One of the most difficult chapters in North Carolina’s history is getting some more recognition. On November 10, 1898, white supremacists backed by the Democratic party murdered dozens of black residents in the streets of Wilmington and overthrew the local Republican government in a coup. It’s known as the Wilmington Race Riot and it helped to usher in Jim Crow laws across the state.
“I really don’t think for the role it played, for the impact it has had, that we are discussing it enough,” says Wilmington resident Rend Smith. He’s with Working Narratives, a group that combines social justice and art.
For many years, the Wilmington Race Riot was largely lost to history. Discussion of it surfaced again in 1998 around the 100th anniversary, when the city of Wilmington began holding forums to discuss the wounds that still existed. In 2008, the city erected a monument to the riot.
Smith hopes there will be more discussions about the riot once a new state highway marker goes up at an intersection in downtown Wilmington. He asked the state to put up the marker after he found out there wasn’t one.
“The intention is to confront the fact that we all tend to avoid talking about the hardest parts of America's history. By doing so, in the end, we're creating more problems, more tension, more conflict,” says Smith.
“We need to talk more about race. We need to talk more about both its historical and contemporaneous impact. Basically, we need to start a truth and reconciliation process. That's particularly true here in the south. So when it comes to things, like 1898, the unrecognized history of it ends up paining us. By integrating these unrecognized histories into our national consciousness, we begin to heal and we come together.”
The marker is expected to go up later this year.
The history of the Wilmington Race Riot
Wilmington was the largest city in the state in 1898. Half of its residents were African-American and half were white. The board of aldermen had black members and a Republican majority.
“The Democratic party of the state of North Carolina knew that Wilmington was a catalyst for them, that they had to take Wilmington and win,” says LeRae Umfleet of the North Carolina Department of Natural and Cultural Resources. She spent three years researching the riot for a state report.
“If they couldn't win Wilmington, they couldn't win the rest of the state. So Wilmington became a flash point for the Democratic party in 1898 election season activities.”
In a campaign based largely on white-supremacy rhetoric and voter intimidation, Democrats swept the state and regained control of the General Assembly in that election. Republicans maintained control in Wilmington though.
Local offices there were not up for reelection until the following spring. Democrats didn’t want to wait that long. The day after the election they got together with the leaders of Wilmington’s white community and created what’s now called the White Declaration of Independence.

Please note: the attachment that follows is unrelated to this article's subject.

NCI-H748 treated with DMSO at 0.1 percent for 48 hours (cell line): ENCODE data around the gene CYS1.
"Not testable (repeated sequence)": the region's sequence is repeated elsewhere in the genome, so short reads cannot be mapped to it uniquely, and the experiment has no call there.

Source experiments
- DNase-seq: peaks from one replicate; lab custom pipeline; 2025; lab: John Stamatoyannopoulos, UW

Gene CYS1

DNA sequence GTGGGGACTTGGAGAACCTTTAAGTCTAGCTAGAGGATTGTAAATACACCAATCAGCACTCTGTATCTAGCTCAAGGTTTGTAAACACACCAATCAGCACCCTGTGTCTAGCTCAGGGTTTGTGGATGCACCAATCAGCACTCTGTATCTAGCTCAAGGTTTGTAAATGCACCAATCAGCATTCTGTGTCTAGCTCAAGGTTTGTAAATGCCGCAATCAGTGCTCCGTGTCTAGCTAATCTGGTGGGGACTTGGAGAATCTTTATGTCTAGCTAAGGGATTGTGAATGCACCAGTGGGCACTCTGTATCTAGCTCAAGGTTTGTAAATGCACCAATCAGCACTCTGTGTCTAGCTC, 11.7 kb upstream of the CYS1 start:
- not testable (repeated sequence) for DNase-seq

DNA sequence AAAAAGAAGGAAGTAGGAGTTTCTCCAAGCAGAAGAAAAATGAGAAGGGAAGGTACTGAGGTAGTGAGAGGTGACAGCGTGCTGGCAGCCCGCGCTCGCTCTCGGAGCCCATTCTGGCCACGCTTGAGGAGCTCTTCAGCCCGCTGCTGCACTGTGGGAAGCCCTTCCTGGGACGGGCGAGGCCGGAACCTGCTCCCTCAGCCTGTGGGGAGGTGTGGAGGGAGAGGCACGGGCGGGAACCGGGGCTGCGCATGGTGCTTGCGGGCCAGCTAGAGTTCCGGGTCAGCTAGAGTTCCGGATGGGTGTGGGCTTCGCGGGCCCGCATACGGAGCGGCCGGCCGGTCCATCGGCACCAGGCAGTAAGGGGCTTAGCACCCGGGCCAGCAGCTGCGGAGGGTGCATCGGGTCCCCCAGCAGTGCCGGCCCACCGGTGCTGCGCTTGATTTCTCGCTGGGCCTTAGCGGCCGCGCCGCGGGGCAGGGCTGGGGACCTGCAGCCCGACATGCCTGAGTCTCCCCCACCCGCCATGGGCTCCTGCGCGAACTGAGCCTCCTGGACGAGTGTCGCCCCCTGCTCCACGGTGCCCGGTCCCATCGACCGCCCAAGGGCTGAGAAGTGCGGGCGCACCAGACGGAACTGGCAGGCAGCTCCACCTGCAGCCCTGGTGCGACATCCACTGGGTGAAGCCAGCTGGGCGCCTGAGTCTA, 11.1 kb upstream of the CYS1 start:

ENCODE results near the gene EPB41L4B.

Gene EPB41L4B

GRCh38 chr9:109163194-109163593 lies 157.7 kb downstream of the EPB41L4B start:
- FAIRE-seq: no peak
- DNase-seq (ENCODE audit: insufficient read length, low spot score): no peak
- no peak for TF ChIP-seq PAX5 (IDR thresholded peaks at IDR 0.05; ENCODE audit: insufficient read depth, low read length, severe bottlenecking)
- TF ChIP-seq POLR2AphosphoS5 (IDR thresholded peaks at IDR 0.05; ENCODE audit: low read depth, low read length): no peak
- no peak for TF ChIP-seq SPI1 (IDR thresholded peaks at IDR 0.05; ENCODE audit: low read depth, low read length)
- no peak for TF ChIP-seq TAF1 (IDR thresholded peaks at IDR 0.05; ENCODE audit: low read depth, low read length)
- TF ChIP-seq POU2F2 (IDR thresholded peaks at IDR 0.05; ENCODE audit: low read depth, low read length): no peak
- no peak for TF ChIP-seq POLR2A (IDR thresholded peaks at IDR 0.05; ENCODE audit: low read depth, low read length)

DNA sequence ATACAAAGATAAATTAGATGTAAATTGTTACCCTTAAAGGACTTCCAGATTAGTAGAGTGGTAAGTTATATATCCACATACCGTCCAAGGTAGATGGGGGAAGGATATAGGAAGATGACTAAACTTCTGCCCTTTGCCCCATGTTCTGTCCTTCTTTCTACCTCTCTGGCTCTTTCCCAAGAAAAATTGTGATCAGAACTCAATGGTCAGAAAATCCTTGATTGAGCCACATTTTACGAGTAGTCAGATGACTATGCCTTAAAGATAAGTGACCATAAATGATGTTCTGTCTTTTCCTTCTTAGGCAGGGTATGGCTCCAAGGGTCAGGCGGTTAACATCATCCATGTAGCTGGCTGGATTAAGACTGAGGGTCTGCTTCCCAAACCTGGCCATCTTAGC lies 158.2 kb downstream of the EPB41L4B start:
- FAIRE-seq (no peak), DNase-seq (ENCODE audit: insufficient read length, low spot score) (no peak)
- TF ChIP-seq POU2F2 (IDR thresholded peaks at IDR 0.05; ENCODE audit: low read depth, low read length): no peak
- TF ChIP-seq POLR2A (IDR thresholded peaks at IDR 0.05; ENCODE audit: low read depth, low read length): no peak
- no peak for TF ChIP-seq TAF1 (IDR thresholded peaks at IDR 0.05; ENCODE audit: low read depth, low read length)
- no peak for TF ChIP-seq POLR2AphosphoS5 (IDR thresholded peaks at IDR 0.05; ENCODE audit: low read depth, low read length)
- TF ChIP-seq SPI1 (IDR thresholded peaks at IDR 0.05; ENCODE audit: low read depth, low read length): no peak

“It essentially said that we, the white citizens of Wilmington, will no longer be ruled by men of African origin,” says Umfleet.
The next day racial tensions in the city boiled over. A group of men burned the printing press of Alex Manly, a local African-American newspaper owner. Then, shots began to ring out in African American parts of town. People were murdered in the street.
“Back in 1898, the state of North Carolina didn't require a death certificate. So we don't have much in the way of documentation to say even who was living in Wilmington. Even worse, we don't know who died. I've come up with, comfortably, a number of around 60 people who were killed,” says Umfleet.
Those killed were all African-American.
While the violence was happening in the streets, the city's leaders were forced to resign as the group of about 200 armed men looked on. They were replaced by members of the Democratic party. Many black residents fled. The governor at the time, Republican Daniel Russell, was pressured by Democrats not to get involved.
The violence sent a chilling message across North Carolina. Black men could be killed by whites without repercussion.
“There were similar racial tensions in Greenville, New Bern, even in Charlotte,” says Umfleet. “Those places saw what happened in Wilmington and many people, frankly, didn't want to do that on both sides of the color bar.”
When the legislature came to office, Jim Crow legislation was passed in North Carolina.
In the years that followed, the white supremacists who led the charge in the riot wrote a false version of history. They explained the violent overthrow had been necessary to save Wilmington from a corrupt government and rising crime rate.
“It became a paragraph in the overall history of the state of North Carolina. But that overall paragraph began to shrink down to a sentence or two. Then, to a sentence. And, then, it gets lost in the history,” says Umfleet.